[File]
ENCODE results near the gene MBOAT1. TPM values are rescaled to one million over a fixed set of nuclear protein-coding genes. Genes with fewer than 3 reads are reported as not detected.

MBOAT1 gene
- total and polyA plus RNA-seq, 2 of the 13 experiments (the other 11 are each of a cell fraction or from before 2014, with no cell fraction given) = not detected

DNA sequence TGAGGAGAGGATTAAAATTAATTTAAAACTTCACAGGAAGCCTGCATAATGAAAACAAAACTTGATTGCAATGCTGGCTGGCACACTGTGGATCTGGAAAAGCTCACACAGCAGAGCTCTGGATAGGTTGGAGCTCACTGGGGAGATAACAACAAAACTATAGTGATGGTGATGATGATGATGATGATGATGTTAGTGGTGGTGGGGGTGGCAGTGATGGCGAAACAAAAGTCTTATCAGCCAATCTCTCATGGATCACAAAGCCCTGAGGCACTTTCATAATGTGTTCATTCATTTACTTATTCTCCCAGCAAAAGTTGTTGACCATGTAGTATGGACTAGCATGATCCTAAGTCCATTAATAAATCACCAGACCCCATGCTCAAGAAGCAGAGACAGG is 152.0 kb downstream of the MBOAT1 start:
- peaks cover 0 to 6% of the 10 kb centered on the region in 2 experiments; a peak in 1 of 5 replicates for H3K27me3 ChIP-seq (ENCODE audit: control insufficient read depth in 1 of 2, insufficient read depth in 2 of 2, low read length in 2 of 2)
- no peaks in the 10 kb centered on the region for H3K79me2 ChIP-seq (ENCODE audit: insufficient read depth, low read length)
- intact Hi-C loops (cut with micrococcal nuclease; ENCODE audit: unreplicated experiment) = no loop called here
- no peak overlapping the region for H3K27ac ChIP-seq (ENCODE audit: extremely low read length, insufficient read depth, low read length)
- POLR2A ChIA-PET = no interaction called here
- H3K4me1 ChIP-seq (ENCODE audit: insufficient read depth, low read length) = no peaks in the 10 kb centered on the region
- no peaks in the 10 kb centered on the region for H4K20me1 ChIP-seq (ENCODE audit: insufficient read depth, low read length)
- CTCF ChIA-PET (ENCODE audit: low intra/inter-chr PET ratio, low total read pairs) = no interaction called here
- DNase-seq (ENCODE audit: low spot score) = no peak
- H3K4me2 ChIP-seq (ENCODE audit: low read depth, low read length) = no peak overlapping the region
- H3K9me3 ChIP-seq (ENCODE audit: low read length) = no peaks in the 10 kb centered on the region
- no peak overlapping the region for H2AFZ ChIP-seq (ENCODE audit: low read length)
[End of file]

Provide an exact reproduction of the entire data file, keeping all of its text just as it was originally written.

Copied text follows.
ENCODE results near the gene MBOAT1. TPM values are rescaled to one million over a fixed set of nuclear protein-coding genes. Genes with fewer than 3 reads are reported as not detected.

MBOAT1 gene
- total and polyA plus RNA-seq, 2 of the 13 experiments (the other 11 are each of a cell fraction or from before 2014, with no cell fraction given) = not detected

DNA sequence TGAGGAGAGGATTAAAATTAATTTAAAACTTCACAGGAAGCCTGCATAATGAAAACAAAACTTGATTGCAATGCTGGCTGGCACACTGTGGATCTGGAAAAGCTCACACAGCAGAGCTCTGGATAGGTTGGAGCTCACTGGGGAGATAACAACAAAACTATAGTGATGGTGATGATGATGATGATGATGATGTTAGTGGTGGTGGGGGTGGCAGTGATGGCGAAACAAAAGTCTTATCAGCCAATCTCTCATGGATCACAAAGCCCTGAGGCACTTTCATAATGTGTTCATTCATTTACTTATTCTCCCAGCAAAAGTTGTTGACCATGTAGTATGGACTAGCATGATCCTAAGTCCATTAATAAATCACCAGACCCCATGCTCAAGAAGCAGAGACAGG is 152.0 kb downstream of the MBOAT1 start:
- peaks cover 0 to 6% of the 10 kb centered on the region in 2 experiments; a peak in 1 of 5 replicates for H3K27me3 ChIP-seq (ENCODE audit: control insufficient read depth in 1 of 2, insufficient read depth in 2 of 2, low read length in 2 of 2)
- no peaks in the 10 kb centered on the region for H3K79me2 ChIP-seq (ENCODE audit: insufficient read depth, low read length)
- intact Hi-C loops (cut with micrococcal nuclease; ENCODE audit: unreplicated experiment) = no loop called here
- no peak overlapping the region for H3K27ac ChIP-seq (ENCODE audit: extremely low read length, insufficient read depth, low read length)
- POLR2A ChIA-PET = no interaction called here
- H3K4me1 ChIP-seq (ENCODE audit: insufficient read depth, low read length) = no peaks in the 10 kb centered on the region
- no peaks in the 10 kb centered on the region for H4K20me1 ChIP-seq (ENCODE audit: insufficient read depth, low read length)
- CTCF ChIA-PET (ENCODE audit: low intra/inter-chr PET ratio, low total read pairs) = no interaction called here
- DNase-seq (ENCODE audit: low spot score) = no peak
- H3K4me2 ChIP-seq (ENCODE audit: low read depth, low read length) = no peak overlapping the region
- H3K9me3 ChIP-seq (ENCODE audit: low read length) = no peaks in the 10 kb centered on the region
- no peak overlapping the region for H2AFZ ChIP-seq (ENCODE audit: low read length)